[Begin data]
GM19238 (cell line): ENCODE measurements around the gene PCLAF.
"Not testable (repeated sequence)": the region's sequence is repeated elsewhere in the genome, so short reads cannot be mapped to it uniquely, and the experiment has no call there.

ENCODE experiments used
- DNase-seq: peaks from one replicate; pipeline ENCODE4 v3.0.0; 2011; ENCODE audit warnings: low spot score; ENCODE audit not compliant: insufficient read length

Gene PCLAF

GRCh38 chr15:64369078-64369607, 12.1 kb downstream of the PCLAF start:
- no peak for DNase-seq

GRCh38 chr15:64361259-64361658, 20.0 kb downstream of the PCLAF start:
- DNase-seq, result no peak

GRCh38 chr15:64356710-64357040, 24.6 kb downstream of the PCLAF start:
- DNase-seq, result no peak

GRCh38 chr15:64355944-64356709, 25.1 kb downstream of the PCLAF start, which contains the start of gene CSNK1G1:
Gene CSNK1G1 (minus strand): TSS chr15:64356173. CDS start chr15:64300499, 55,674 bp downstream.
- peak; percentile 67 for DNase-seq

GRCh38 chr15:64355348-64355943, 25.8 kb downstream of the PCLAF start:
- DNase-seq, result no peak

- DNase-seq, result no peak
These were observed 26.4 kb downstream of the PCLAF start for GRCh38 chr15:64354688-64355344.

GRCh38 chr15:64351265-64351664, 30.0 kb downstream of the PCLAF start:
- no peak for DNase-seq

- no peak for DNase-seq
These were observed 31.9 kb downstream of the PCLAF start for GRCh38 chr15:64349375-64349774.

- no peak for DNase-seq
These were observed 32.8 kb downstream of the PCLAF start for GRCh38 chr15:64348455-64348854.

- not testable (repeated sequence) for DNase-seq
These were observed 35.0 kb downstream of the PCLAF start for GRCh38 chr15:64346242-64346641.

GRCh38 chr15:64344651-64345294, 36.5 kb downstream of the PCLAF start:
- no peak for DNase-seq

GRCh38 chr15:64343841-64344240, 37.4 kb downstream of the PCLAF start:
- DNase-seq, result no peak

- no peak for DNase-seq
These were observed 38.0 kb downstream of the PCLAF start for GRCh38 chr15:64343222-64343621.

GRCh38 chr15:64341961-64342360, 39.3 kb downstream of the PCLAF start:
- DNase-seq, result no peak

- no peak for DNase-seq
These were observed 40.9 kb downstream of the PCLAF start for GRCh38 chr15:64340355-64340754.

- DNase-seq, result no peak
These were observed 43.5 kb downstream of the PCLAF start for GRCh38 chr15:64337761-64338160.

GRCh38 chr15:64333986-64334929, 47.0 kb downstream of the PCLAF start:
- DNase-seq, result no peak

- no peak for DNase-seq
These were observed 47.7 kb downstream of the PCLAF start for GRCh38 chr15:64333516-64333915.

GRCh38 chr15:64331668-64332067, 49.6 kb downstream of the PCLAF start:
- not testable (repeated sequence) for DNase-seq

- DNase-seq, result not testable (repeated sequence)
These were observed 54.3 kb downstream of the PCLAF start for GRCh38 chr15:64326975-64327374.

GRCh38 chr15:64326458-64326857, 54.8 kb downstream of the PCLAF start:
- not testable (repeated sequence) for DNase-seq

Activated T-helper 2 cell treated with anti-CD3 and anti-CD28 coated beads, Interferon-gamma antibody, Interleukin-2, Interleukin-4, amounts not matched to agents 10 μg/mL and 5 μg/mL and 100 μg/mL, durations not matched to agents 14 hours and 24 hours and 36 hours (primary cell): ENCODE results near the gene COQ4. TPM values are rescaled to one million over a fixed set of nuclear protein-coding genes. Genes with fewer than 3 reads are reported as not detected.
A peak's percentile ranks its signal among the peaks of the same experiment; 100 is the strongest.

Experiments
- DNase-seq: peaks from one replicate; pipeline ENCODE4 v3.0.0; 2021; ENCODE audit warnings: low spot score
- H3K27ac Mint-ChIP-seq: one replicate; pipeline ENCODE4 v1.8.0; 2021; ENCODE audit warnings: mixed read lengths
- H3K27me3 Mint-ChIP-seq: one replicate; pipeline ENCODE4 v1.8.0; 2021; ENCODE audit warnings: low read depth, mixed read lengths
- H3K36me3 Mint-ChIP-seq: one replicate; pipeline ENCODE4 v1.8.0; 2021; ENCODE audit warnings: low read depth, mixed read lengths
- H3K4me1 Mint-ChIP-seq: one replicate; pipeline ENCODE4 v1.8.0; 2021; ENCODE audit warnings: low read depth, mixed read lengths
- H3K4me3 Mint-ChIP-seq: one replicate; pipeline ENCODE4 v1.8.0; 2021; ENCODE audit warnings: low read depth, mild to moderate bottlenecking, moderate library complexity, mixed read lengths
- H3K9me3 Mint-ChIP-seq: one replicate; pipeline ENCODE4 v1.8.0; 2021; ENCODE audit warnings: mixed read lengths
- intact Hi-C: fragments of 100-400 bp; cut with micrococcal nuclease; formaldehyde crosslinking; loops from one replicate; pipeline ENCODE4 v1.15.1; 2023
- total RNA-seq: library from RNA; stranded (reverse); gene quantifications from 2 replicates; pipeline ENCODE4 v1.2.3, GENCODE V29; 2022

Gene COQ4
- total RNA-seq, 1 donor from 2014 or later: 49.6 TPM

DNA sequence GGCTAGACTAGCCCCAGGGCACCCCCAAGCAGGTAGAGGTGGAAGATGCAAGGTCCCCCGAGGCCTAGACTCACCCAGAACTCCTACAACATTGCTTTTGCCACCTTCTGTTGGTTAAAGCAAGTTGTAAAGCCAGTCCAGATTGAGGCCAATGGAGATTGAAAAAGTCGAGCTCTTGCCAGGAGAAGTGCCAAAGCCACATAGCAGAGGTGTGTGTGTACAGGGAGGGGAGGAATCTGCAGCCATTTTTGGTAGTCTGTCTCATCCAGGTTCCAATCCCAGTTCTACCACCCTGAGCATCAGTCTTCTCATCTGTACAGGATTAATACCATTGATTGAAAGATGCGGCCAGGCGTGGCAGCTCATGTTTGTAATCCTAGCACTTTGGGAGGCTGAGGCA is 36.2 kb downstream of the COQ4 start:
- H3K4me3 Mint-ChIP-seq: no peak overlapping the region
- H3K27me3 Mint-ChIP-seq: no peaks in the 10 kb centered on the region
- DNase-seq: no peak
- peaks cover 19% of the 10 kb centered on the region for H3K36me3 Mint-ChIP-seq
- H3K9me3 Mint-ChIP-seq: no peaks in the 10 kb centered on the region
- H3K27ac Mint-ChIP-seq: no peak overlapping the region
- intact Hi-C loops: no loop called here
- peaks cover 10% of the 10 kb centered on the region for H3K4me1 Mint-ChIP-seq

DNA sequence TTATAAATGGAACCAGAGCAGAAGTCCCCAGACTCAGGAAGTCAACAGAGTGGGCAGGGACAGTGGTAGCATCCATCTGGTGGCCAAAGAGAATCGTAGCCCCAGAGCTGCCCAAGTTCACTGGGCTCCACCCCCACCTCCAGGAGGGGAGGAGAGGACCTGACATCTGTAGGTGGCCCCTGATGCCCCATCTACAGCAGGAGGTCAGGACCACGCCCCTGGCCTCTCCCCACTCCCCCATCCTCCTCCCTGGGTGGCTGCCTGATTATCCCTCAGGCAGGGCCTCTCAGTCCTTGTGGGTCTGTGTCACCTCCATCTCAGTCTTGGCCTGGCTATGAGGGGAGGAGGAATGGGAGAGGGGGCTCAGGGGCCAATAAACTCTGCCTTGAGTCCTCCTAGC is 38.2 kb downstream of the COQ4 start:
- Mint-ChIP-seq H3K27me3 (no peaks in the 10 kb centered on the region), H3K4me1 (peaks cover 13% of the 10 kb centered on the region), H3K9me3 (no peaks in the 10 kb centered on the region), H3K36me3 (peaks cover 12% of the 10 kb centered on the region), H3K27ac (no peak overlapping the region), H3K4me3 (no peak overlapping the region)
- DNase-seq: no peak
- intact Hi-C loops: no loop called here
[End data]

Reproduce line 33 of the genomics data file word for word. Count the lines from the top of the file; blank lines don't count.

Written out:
GRCh38 chr15:64341961-64342360, 39.3 kb downstream of the PCLAF start: